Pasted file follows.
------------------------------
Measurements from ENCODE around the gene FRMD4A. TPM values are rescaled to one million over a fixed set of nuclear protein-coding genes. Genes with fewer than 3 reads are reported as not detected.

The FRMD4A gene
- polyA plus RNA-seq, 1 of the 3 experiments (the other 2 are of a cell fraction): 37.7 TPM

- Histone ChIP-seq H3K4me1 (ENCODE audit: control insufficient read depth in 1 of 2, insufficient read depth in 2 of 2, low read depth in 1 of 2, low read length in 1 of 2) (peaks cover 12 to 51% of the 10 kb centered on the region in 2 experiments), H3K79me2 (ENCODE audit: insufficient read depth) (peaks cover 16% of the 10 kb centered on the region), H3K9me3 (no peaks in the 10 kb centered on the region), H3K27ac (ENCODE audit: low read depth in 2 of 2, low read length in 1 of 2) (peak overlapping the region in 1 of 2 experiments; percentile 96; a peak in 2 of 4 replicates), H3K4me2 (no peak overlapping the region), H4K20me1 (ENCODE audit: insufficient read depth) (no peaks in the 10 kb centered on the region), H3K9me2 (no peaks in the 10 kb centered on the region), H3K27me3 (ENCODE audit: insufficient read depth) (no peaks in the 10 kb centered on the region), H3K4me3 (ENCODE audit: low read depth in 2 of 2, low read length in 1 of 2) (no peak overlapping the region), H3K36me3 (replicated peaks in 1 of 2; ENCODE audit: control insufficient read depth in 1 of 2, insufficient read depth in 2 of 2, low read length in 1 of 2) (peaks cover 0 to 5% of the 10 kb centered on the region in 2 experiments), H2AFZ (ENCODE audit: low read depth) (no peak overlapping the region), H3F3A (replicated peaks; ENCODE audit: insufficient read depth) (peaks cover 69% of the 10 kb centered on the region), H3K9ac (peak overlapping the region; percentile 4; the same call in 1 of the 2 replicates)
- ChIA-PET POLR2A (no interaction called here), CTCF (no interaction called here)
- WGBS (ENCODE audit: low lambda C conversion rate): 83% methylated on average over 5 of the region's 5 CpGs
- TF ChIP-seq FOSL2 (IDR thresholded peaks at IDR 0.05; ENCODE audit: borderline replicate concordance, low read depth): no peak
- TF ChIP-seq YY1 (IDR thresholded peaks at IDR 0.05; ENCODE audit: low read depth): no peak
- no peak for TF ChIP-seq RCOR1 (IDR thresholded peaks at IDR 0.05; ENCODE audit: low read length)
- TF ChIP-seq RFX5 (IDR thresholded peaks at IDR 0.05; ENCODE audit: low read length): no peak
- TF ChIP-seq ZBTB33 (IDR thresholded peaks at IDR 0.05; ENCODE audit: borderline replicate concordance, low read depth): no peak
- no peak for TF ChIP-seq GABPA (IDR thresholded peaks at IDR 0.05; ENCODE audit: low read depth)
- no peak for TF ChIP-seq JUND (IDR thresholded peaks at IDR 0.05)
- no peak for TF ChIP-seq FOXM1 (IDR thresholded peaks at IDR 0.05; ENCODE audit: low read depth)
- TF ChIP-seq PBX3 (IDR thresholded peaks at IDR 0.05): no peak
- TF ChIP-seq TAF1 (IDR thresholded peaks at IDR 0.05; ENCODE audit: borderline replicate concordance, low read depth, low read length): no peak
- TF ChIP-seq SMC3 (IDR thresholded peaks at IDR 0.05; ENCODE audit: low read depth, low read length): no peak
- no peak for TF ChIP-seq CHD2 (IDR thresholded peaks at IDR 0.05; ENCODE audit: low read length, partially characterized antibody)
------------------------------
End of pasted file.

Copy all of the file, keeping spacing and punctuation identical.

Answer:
Measurements from ENCODE around the gene FRMD4A. TPM values are rescaled to one million over a fixed set of nuclear protein-coding genes. Genes with fewer than 3 reads are reported as not detected.

The FRMD4A gene
- polyA plus RNA-seq, 1 of the 3 experiments (the other 2 are of a cell fraction): 37.7 TPM

- Histone ChIP-seq H3K4me1 (ENCODE audit: control insufficient read depth in 1 of 2, insufficient read depth in 2 of 2, low read depth in 1 of 2, low read length in 1 of 2) (peaks cover 12 to 51% of the 10 kb centered on the region in 2 experiments), H3K79me2 (ENCODE audit: insufficient read depth) (peaks cover 16% of the 10 kb centered on the region), H3K9me3 (no peaks in the 10 kb centered on the region), H3K27ac (ENCODE audit: low read depth in 2 of 2, low read length in 1 of 2) (peak overlapping the region in 1 of 2 experiments; percentile 96; a peak in 2 of 4 replicates), H3K4me2 (no peak overlapping the region), H4K20me1 (ENCODE audit: insufficient read depth) (no peaks in the 10 kb centered on the region), H3K9me2 (no peaks in the 10 kb centered on the region), H3K27me3 (ENCODE audit: insufficient read depth) (no peaks in the 10 kb centered on the region), H3K4me3 (ENCODE audit: low read depth in 2 of 2, low read length in 1 of 2) (no peak overlapping the region), H3K36me3 (replicated peaks in 1 of 2; ENCODE audit: control insufficient read depth in 1 of 2, insufficient read depth in 2 of 2, low read length in 1 of 2) (peaks cover 0 to 5% of the 10 kb centered on the region in 2 experiments), H2AFZ (ENCODE audit: low read depth) (no peak overlapping the region), H3F3A (replicated peaks; ENCODE audit: insufficient read depth) (peaks cover 69% of the 10 kb centered on the region), H3K9ac (peak overlapping the region; percentile 4; the same call in 1 of the 2 replicates)
- ChIA-PET POLR2A (no interaction called here), CTCF (no interaction called here)
- WGBS (ENCODE audit: low lambda C conversion rate): 83% methylated on average over 5 of the region's 5 CpGs
- TF ChIP-seq FOSL2 (IDR thresholded peaks at IDR 0.05; ENCODE audit: borderline replicate concordance, low read depth): no peak
- TF ChIP-seq YY1 (IDR thresholded peaks at IDR 0.05; ENCODE audit: low read depth): no peak
- no peak for TF ChIP-seq RCOR1 (IDR thresholded peaks at IDR 0.05; ENCODE audit: low read length)
- TF ChIP-seq RFX5 (IDR thresholded peaks at IDR 0.05; ENCODE audit: low read length): no peak
- TF ChIP-seq ZBTB33 (IDR thresholded peaks at IDR 0.05; ENCODE audit: borderline replicate concordance, low read depth): no peak
- no peak for TF ChIP-seq GABPA (IDR thresholded peaks at IDR 0.05; ENCODE audit: low read depth)
- no peak for TF ChIP-seq JUND (IDR thresholded peaks at IDR 0.05)
- no peak for TF ChIP-seq FOXM1 (IDR thresholded peaks at IDR 0.05; ENCODE audit: low read depth)
- TF ChIP-seq PBX3 (IDR thresholded peaks at IDR 0.05): no peak
- TF ChIP-seq TAF1 (IDR thresholded peaks at IDR 0.05; ENCODE audit: borderline replicate concordance, low read depth, low read length): no peak
- TF ChIP-seq SMC3 (IDR thresholded peaks at IDR 0.05; ENCODE audit: low read depth, low read length): no peak
- no peak for TF ChIP-seq CHD2 (IDR thresholded peaks at IDR 0.05; ENCODE audit: low read length, partially characterized antibody)